TRAVERSE CITY — A former Grand Traverse County commissioner who sued Traverse City Area Public Schools for allegedly violating state open meeting laws has leveled additional claims of wrongdoing, and some district board members are fed up with him.
Jason Gillman recently added a charge to his ongoing lawsuit that accuses TCAPS of “misleading the public” as to the time and place of a meeting to discuss last fall’s failed $100-million bond proposal. The amended lawsuit states TCAPS Superintendent Stephen Cousins entered into exchange program “contracts” with two Chinese schools in November, even though the district’s Board of Education neither deliberated nor decided in a public meeting to authorize the agreements.
”There’s no question about it,” Gillman said. “This is something that falls under the Open Meetings Act. This is a big deal.”
Michigan’s Secretary of State validated another Gillman charge of district wrongdoing last month. The state found TCAPS violated election laws while promoting its 2012 bond proposal.
Some TCAPS board members criticized Gillman this week, and said he hampers efforts to improve the largest school district in the Grand Traverse region.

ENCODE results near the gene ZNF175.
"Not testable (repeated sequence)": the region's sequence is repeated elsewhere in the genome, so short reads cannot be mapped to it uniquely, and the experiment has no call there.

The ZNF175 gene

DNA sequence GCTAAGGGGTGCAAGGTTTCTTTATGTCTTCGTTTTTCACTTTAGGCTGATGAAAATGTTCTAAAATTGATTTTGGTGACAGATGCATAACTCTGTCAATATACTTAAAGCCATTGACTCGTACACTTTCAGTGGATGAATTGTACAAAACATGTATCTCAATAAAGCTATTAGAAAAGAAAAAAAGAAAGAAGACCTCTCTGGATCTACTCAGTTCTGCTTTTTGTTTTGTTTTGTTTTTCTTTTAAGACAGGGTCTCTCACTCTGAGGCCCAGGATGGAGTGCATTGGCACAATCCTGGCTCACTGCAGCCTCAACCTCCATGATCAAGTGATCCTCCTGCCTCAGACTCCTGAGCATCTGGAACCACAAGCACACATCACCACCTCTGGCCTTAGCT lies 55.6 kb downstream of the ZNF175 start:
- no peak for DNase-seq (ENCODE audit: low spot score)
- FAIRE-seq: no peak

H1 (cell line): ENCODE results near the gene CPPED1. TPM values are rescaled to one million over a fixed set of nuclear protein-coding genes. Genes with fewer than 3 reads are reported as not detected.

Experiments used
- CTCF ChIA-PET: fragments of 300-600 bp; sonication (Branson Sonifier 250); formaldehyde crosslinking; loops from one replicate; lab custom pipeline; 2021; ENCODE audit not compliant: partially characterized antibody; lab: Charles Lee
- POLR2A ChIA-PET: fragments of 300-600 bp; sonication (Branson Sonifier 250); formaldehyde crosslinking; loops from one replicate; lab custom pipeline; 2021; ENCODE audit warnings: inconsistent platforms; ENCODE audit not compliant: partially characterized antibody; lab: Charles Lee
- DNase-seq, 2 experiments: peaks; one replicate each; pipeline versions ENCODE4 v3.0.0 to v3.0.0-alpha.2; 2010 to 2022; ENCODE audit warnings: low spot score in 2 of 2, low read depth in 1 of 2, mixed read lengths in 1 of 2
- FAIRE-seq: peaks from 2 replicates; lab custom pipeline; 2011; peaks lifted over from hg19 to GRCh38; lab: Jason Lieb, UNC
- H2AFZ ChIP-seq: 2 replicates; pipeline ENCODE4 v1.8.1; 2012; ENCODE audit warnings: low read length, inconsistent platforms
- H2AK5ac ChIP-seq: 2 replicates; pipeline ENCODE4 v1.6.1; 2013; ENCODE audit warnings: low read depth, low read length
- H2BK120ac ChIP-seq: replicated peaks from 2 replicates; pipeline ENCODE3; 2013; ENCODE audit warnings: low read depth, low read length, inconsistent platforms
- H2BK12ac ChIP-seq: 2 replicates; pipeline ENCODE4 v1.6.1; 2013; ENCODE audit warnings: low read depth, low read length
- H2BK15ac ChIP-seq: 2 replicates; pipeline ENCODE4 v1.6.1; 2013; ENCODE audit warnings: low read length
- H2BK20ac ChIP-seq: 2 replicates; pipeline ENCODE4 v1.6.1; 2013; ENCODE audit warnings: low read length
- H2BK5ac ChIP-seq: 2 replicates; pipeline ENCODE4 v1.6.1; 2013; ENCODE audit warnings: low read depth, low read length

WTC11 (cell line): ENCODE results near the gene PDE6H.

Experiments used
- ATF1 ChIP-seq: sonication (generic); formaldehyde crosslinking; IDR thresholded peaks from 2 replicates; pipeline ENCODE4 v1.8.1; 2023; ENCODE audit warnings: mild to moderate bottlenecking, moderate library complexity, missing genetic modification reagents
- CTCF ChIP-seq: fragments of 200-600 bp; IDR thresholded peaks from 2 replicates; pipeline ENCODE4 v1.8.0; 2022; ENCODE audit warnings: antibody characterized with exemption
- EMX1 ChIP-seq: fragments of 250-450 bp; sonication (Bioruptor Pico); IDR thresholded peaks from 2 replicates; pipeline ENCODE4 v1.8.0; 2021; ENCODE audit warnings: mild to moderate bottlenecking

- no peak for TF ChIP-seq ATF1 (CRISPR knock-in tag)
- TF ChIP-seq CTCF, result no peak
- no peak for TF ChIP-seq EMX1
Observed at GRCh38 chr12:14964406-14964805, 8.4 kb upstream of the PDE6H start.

“He’s adding zero value to our kids’ education,” Board member Gary Appel said. “Zero value to our community.”
Board member Megan Crandall said Gillman is costing TCAPS money, whether through attorney fees or higher insurance premiums.
“Does he not want the district to move forward on anything?” Crandall said. “He’s costing the taxpayers, and I don’t know why that hasn’t been part of the conversation.”
Michigan’s Open Meetings Act requires public bodies to conduct nearly all business and decisions at public meetings.
OMA defines “decisions” as any “action, vote ... or measure on which a vote by members of a public body is required and by which a public body effectuates or formulates public policy.”